On my recent blog post in my India travels series, I wrote about my trip to Jaipur, one of the highlights of the trip was to Choki Dhani, a rural village setting decorated with traditional artefacts and furnishings and serving Rajasthani cuisine in a very authentic and homely way.
The Melody and tunes orchestrated by Rajastani musical instruments was very authentic and folklore musicians were really good as they performed folk songs .
There were many stalls selling ethnic wear, hand crafted bags, shoes and regional mirror work clothing. We particularly liked the fact that many old trades of carving, weaving, printing etc were showcased at Choki Dhani, not only did it give tourists like our selves an insight to these fascinated trades but it also kept the livelihood of these tradesmen alive.
At Choki Dhani we were able to see the art of carving printing blocks by local artisans and later saw the blocks being used to print fabric with fabric dyes. The designs were intricate and beautiful.
We were able to participate in making our own pot using a hand turned pottery wheel. It was wonderful to see that the age old art of pottery was being promoted and kept alive.
Lakh (glass) bangle making and handmade glass jewellery was also on show at this place. The glass beads were hand made as were the Lac (glass )bangles bangles.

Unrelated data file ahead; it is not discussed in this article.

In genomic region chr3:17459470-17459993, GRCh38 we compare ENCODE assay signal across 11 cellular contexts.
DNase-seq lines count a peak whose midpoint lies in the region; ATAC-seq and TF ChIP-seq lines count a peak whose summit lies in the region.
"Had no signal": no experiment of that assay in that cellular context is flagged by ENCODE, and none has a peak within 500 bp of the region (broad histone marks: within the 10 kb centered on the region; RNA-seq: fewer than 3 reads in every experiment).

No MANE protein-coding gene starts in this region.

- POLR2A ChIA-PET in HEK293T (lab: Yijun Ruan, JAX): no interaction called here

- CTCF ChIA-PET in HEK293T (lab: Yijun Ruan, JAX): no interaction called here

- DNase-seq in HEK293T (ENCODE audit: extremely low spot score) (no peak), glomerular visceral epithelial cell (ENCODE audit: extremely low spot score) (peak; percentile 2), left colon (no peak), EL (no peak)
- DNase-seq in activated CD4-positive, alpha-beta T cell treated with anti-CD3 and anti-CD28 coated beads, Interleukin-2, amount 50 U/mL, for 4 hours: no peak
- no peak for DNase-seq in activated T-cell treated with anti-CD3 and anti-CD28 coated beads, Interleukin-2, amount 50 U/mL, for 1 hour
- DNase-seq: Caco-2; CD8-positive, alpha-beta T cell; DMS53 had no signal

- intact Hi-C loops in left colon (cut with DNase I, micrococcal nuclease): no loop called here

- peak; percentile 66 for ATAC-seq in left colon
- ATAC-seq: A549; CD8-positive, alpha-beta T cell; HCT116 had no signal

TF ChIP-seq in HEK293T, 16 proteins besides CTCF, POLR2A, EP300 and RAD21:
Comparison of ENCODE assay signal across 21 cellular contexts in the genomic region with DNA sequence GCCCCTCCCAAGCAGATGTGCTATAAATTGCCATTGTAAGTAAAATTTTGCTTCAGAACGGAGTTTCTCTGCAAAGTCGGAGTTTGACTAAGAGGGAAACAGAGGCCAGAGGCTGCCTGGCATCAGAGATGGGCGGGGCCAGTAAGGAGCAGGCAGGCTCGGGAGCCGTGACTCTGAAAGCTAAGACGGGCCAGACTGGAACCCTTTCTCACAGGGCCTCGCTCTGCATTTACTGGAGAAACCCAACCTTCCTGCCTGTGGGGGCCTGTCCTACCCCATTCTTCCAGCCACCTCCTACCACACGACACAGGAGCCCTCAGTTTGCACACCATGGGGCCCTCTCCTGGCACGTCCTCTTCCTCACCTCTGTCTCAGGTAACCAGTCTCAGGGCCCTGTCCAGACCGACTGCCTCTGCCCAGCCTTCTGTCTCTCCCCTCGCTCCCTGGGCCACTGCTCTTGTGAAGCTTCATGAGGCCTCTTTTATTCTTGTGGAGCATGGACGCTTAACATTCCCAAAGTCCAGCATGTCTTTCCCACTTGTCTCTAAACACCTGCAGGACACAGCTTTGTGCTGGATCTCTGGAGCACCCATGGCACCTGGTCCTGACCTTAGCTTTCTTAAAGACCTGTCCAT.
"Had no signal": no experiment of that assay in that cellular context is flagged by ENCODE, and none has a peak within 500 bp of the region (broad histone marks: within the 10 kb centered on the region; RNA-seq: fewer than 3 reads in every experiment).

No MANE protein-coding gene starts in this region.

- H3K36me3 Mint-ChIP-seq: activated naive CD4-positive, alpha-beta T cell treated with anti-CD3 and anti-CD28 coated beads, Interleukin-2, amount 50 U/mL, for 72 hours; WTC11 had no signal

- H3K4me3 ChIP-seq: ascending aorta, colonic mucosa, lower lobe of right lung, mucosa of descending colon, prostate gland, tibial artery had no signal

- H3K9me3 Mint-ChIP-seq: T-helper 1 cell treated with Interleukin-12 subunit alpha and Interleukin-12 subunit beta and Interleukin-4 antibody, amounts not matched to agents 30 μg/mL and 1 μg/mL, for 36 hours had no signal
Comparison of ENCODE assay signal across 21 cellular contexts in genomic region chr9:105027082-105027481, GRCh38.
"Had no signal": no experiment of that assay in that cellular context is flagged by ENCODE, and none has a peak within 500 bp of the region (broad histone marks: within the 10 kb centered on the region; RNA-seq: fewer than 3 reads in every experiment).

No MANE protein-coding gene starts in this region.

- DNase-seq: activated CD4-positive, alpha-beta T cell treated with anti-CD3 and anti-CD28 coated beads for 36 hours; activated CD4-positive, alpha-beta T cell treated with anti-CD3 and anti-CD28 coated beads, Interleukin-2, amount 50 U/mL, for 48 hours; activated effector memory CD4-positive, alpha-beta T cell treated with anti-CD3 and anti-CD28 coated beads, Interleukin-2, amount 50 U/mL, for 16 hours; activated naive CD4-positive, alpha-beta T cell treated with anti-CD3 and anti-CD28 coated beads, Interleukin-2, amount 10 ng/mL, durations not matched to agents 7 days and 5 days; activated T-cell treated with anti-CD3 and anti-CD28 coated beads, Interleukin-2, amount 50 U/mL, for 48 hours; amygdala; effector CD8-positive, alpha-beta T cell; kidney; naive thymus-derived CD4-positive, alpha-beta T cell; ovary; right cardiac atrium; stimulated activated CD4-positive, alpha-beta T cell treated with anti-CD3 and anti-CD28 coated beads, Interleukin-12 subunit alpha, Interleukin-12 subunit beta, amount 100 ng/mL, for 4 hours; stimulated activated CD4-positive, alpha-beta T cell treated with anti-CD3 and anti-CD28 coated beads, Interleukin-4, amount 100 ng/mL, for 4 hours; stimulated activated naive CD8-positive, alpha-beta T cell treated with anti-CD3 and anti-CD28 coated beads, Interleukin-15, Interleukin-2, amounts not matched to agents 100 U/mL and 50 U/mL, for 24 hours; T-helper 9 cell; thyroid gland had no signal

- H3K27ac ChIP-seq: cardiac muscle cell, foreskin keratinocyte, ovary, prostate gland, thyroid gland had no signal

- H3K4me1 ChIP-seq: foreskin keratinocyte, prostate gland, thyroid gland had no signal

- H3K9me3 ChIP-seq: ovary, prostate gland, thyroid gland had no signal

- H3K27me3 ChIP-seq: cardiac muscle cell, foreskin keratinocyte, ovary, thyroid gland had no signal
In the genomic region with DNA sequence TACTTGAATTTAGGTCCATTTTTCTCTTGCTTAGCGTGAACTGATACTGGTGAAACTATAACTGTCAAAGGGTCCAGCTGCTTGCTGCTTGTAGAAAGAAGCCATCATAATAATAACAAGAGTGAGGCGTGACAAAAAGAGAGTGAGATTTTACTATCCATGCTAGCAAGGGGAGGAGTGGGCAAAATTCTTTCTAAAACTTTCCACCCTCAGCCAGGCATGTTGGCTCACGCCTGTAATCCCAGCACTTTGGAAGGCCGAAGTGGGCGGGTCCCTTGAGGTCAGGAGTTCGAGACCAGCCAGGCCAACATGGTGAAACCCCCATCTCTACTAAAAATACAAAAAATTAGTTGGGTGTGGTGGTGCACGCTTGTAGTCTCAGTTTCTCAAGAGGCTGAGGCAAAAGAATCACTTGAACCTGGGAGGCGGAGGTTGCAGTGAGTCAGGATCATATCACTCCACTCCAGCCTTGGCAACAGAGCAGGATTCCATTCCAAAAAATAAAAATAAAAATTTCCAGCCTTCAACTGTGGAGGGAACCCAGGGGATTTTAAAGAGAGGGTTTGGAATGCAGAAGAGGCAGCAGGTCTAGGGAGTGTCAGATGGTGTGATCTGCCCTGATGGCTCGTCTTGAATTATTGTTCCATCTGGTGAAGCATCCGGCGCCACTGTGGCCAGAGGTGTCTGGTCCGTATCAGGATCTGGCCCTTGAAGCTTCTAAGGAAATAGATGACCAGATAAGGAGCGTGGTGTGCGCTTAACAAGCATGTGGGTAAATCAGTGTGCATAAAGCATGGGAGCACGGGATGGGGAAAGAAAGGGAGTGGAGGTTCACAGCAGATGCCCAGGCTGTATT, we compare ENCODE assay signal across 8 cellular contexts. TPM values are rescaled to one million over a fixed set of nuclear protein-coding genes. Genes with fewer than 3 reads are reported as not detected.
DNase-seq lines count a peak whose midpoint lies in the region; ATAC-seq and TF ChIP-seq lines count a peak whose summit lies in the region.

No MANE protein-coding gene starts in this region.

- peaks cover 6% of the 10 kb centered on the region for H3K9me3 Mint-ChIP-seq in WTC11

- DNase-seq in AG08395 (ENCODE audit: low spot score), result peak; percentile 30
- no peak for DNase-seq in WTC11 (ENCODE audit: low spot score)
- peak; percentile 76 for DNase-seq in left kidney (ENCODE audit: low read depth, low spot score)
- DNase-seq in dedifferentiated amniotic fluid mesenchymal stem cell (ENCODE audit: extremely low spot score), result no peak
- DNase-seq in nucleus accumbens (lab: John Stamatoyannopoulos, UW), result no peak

Jaipur is well known for its thread work embroidery, mirror work on bags and clothing and also for hand weaved rugs. The beautiful and colorful rugs were each hand weaved as the weaver laboriously weaved thread after thread to make intricate designs on the hand loom.
There were many stalls where you could sample Rajastani snacks and cuisine, and participate in magic shows, and join in some Rajasthani games also.
Finally to complete our experience we enjoyed a wonderful Rasthani Thali (platter of food) at the Choki Dhani restaurant which again was an experience in itself. After being grandly escorted like VIP guests to the courtyard restaurant we were invited to sit on the floor cross legged on plush cushions.
The waiters served a large selection of traditional Rajasthani cuisine on banana leaf plates and bowls set on low tables. We adorned Rajasthani turbans as we enjoyed our food.
The food was delicious and plentiful and it just kept coming, It was indeed a rich gastronomical experience and one I WILL NEVER FORGET!!!
Guests can also check in and stay at the Choki Dhani resort, which I believe is magnificent , however we already had our rooms booked at the Hilton and so did not have the opportunity to stay there. If you want to see and experience an authentic Rajasthani cultural experience, I would highly recommend a visit to Choki Dhani.
To read about my other posts in the India Travels series see the links below.